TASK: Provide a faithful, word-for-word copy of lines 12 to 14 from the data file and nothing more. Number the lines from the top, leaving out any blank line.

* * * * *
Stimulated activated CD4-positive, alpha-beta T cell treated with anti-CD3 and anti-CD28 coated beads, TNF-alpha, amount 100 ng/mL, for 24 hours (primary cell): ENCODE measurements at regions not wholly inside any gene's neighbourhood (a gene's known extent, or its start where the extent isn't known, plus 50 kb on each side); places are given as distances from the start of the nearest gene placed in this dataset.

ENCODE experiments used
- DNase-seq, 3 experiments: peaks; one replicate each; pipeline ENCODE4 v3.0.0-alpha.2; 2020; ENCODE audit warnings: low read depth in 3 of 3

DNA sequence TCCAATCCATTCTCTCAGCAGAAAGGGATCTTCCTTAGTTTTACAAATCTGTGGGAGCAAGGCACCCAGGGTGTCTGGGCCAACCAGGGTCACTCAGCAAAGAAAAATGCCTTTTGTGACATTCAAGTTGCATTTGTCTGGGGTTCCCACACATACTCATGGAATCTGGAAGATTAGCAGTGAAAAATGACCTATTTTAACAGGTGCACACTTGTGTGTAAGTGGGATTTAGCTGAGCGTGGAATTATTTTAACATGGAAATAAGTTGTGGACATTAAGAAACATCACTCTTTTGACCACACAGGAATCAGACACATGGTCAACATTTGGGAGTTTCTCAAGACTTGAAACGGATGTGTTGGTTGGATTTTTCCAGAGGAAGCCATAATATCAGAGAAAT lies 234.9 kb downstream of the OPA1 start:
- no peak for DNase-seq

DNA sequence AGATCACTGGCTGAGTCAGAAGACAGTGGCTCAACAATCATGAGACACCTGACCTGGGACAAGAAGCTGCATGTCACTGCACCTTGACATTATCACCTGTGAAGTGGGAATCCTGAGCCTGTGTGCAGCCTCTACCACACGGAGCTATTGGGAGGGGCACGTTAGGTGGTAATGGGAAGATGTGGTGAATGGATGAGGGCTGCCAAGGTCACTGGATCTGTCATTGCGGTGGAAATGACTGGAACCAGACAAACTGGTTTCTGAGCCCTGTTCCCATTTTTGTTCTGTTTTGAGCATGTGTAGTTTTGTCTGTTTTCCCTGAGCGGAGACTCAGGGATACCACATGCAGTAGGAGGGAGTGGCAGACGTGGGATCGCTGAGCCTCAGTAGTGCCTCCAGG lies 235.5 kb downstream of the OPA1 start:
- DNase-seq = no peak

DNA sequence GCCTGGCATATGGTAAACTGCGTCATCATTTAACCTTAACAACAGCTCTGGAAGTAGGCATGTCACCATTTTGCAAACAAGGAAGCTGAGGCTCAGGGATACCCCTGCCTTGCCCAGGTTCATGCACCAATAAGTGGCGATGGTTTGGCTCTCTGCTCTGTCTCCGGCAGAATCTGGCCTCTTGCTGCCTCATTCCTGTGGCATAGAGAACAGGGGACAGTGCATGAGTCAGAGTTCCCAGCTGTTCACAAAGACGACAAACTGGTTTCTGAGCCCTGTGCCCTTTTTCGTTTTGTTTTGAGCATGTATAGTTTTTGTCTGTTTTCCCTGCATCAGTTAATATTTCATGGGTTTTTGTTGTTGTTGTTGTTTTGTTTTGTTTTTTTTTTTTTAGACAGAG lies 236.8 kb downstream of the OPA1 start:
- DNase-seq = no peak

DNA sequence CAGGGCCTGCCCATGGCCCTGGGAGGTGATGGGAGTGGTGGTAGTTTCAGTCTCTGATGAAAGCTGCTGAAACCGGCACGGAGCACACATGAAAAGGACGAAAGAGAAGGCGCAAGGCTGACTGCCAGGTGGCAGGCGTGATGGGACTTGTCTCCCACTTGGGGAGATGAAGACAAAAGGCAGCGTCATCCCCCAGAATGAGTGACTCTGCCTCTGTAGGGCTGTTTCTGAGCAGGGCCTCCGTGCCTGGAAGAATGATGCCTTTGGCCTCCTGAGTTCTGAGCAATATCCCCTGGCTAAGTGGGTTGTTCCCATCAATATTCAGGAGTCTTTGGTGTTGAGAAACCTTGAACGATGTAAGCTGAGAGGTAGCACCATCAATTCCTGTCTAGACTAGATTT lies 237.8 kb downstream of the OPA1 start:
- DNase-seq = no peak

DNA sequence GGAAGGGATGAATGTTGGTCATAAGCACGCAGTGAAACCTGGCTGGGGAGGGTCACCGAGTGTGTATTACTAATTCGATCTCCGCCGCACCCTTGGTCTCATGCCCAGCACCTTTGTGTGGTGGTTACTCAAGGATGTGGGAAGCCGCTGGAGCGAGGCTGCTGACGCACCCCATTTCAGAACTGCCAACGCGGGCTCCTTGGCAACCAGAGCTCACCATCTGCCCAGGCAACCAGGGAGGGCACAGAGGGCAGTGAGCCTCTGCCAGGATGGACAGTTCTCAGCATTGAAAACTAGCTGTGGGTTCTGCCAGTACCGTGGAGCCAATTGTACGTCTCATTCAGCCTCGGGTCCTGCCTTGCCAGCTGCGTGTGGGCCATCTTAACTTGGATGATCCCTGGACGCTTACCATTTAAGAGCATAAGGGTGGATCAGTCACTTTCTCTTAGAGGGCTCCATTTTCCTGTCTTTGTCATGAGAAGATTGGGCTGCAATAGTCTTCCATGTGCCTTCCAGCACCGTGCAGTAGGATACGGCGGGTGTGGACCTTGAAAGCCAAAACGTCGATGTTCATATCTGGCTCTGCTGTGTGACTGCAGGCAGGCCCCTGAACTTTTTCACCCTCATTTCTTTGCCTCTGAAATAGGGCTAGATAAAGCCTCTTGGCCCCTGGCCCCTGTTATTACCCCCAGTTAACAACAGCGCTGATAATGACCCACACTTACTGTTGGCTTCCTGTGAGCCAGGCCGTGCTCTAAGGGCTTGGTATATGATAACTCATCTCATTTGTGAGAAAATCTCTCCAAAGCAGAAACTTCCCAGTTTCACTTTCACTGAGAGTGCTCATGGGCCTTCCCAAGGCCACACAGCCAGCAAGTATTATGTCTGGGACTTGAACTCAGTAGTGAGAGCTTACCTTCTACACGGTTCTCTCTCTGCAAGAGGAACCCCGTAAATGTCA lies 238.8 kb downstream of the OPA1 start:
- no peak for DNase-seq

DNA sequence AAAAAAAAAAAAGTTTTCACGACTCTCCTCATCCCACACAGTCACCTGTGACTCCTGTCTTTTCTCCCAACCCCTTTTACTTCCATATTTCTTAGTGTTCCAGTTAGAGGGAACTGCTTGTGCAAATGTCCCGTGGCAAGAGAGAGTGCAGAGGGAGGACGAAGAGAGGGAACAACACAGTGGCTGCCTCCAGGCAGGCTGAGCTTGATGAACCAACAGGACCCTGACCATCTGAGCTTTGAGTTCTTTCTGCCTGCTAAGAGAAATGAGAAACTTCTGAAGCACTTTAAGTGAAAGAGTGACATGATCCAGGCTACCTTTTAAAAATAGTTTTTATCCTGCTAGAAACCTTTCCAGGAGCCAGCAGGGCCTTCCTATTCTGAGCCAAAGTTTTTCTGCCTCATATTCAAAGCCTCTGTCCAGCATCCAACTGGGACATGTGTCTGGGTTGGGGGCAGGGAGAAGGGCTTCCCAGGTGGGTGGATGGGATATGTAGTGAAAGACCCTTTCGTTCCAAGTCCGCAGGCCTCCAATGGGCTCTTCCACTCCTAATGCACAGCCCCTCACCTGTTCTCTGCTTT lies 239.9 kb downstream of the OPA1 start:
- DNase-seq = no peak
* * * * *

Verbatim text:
DNA sequence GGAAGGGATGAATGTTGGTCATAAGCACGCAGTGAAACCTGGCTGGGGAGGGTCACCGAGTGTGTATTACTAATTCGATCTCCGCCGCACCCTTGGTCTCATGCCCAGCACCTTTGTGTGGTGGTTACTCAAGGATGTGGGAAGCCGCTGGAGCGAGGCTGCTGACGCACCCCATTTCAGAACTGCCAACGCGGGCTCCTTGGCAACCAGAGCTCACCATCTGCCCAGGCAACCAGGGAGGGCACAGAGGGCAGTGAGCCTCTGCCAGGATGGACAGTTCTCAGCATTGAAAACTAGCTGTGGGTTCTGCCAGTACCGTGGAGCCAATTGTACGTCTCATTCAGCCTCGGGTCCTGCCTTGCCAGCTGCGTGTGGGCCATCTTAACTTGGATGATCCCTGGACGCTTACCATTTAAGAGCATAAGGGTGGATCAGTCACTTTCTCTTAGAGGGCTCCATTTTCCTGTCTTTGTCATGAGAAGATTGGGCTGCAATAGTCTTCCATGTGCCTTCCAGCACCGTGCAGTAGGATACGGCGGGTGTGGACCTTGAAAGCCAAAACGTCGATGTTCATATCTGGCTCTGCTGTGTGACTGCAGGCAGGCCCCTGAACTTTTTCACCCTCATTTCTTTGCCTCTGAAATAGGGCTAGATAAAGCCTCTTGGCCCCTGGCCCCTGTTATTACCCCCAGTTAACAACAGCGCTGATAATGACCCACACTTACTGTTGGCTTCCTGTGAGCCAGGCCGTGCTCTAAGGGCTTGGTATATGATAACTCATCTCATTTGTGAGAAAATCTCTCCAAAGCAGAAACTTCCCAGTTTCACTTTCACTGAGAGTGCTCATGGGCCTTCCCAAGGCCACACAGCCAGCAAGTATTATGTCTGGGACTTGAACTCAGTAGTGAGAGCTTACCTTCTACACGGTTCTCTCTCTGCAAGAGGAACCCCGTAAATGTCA lies 238.8 kb downstream of the OPA1 start:
- no peak for DNase-seq

DNA sequence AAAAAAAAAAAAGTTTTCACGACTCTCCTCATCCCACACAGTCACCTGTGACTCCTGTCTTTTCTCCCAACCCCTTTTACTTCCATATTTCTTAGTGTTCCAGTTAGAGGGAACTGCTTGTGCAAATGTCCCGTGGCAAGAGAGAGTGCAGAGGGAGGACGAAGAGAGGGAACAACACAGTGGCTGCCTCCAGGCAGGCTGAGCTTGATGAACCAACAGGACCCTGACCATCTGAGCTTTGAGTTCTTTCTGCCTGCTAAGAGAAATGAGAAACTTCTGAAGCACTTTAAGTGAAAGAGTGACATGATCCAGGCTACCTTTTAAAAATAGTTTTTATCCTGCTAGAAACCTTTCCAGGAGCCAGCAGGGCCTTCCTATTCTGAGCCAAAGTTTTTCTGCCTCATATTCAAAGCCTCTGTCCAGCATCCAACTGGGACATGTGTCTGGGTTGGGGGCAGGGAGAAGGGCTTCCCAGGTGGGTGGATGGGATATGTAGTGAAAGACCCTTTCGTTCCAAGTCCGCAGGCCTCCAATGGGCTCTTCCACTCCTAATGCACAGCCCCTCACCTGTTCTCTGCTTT lies 239.9 kb downstream of the OPA1 start: